No final de agosto, o Maple Cutter da Guarda Costeira dos EUA com 60 m de comprimento, completou sua navegação através da passagem Noroeste do Ártico. Embora esta não seja a primeira vez que os navios tomaram esta rota, foi a primeira vez que a International Ice Patrol forneceu informação sobre icebergs com base exclusivamente em imagens de satélite.
Satellites guide ships in icy waters through the Cloud
In late August, the 60 m-long US Coast Guard Cutter Maple completed its navigation through the Arctic’s ice-ridden Northwest Passage. While this was not the first time ships had taken this route, it was the first time that the International Ice Patrol had provided iceberg information based exclusively on satellite imagery.
Established in 1914 in response to the sinking of the Titanic, the US Coast Guard International Ice Patrol (IIP) monitors iceberg danger in the North Atlantic Ocean for shipping safety.
When the Maple departed from Alaska in mid-July en route through the Arctic to Maryland, USA, the IIP was on guard to assist the crew to navigate through the notoriously icy waters.
The IIP used data from the Copernicus Sentinel-1 satellite mission, among others, to create charts showing the risk of encountering icebergs after exiting from the Northwest Passage and during transit through the Baffin Bay, Davis Strait and Labrador Sea.
Sentinel-1 is equipped with radar that can detect icebergs through cloud cover, a capability particularly beneficial in the IIP’s operating area.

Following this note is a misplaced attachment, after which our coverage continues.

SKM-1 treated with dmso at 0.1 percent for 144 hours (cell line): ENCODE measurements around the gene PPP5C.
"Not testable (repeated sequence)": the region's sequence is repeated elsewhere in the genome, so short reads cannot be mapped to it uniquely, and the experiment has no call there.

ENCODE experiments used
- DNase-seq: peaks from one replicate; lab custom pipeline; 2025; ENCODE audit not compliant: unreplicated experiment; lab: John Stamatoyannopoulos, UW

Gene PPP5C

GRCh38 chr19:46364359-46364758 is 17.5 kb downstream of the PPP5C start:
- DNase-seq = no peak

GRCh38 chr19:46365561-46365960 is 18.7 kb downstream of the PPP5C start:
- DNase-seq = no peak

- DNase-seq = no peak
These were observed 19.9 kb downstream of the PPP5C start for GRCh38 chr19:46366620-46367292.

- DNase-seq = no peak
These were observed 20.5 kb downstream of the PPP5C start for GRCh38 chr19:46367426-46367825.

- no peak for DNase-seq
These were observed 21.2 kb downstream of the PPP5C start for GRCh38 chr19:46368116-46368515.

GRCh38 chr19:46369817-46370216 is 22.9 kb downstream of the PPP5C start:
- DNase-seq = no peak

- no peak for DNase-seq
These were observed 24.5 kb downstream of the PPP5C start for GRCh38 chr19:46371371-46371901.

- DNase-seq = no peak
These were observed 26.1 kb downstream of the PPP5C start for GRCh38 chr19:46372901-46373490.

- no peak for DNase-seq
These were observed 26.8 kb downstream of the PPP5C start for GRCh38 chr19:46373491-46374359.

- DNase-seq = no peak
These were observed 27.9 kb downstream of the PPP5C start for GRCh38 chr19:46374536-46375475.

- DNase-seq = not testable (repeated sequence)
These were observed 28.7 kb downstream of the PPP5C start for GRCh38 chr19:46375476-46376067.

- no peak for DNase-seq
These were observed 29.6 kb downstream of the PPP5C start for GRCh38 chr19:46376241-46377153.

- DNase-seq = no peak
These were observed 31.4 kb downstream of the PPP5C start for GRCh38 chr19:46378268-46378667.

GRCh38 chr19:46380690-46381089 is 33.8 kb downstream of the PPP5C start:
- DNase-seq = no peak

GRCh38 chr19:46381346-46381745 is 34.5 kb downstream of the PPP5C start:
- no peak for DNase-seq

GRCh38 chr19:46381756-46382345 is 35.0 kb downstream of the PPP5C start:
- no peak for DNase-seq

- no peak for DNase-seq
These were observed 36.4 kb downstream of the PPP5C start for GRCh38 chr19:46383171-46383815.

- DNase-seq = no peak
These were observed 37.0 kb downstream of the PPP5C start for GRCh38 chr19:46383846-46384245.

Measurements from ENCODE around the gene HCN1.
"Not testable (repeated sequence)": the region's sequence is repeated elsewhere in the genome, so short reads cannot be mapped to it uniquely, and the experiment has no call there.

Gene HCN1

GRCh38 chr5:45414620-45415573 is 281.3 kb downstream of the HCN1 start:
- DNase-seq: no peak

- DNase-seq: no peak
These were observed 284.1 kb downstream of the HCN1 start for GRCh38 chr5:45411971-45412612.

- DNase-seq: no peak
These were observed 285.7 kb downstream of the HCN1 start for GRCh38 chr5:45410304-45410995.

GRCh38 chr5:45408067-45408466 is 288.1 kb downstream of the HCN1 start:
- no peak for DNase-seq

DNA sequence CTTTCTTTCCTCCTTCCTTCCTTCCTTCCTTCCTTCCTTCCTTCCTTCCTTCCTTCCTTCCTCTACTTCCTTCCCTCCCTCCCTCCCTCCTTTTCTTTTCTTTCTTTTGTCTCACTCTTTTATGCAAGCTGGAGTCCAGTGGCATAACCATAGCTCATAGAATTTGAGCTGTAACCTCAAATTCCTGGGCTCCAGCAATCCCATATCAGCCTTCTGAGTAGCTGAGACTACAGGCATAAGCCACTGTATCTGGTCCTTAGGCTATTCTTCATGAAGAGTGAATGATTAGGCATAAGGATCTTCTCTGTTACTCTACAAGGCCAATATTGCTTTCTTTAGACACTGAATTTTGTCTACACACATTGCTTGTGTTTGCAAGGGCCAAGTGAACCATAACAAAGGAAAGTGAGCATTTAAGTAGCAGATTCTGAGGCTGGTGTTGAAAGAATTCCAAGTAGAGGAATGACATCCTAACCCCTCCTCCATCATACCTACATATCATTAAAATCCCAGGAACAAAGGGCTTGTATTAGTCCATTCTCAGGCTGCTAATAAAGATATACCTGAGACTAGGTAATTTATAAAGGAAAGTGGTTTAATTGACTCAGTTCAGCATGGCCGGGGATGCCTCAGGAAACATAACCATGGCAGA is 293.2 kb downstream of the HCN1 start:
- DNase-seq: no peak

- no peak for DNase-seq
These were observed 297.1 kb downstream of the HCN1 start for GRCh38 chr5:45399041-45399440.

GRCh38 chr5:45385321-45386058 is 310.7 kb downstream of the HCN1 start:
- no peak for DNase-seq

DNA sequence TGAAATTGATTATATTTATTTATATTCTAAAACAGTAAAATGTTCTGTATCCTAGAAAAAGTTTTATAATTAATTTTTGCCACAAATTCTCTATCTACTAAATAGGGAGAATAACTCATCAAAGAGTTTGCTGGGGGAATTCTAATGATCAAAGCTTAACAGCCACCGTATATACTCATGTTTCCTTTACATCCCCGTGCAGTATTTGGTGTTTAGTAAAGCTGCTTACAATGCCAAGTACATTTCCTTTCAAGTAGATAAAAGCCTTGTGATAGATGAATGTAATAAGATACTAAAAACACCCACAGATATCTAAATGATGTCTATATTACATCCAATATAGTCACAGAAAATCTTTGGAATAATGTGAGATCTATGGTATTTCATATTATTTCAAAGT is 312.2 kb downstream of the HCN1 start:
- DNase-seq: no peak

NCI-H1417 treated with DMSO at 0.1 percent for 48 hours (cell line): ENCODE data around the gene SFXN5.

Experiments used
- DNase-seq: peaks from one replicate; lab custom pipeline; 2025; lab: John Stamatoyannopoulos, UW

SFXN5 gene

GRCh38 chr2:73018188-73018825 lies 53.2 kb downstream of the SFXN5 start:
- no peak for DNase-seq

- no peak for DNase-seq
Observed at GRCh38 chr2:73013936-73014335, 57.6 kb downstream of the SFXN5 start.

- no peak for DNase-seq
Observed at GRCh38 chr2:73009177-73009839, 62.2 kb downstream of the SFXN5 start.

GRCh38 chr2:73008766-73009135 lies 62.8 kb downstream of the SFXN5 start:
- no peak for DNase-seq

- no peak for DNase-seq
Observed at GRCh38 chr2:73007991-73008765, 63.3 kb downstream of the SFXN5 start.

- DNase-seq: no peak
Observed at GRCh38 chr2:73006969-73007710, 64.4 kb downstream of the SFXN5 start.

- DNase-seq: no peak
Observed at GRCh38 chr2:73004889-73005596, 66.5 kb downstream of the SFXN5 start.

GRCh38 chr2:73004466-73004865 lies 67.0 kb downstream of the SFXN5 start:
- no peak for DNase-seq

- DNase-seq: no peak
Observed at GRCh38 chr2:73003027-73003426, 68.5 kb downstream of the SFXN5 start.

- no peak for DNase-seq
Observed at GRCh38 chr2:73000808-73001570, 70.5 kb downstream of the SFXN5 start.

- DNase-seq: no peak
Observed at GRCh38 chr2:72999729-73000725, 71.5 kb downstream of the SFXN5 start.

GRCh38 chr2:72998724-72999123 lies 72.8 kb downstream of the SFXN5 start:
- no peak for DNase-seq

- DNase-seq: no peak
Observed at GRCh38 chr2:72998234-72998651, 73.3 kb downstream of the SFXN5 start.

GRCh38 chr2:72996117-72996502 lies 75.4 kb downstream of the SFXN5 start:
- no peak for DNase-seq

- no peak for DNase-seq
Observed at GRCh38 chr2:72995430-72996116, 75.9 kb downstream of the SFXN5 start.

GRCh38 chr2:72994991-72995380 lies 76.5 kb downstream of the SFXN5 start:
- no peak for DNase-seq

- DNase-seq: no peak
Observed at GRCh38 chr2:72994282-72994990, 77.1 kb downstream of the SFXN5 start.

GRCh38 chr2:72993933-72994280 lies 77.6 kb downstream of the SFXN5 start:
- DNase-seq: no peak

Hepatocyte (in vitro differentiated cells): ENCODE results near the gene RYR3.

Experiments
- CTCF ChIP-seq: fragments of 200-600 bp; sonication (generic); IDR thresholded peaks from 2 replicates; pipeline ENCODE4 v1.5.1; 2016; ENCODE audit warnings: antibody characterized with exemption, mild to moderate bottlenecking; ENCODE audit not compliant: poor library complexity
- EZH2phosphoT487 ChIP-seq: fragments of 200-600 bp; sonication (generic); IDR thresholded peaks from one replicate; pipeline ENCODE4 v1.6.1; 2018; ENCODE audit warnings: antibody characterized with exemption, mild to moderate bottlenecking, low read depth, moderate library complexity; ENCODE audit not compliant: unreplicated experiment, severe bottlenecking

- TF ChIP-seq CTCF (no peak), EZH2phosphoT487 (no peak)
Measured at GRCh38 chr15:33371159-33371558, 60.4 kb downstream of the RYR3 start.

Sentinel-1 can also distinguish between the thinner, more navigable first-year ice and the hazardous, much thicker multiyear ice to help assure safe year-round navigation in ice-covered Arctic and sub-Arctic zones.
These radar images are particularly suited to generating high-resolution ice charts, monitoring icebergs and forecasting ice conditions.
Scientists at the IIP used iceberg detection software available on ESA’s online Polar Thematic Exploitation Platform (Polar TEP) to access satellite data to detect icebergs and analyse their densities and trajectories.
“This experience using the Polar TEP cloud-based technology opens the door for future evaluations of a more robust version of the iceberg detection and iceberg trajectory processors,” said Michael Hicks, Chief Scientist of the International Ice Patrol.
“Cloud-based technology such as that used by Polar TEP is expected to be an important tool for handling the ever-growing amount of data coming from space.”
Polar TEP is one of six Thematic Exploitation Platforms developed by ESA to serve data user communities. These cloud-based platforms provide an online environment to access information, processing tools and computing resources for collaboration. TEPs allow knowledge to be extracted from large environmental datasets produced through Europe’s Copernicus programme and other Earth observation satellites. Source: ESA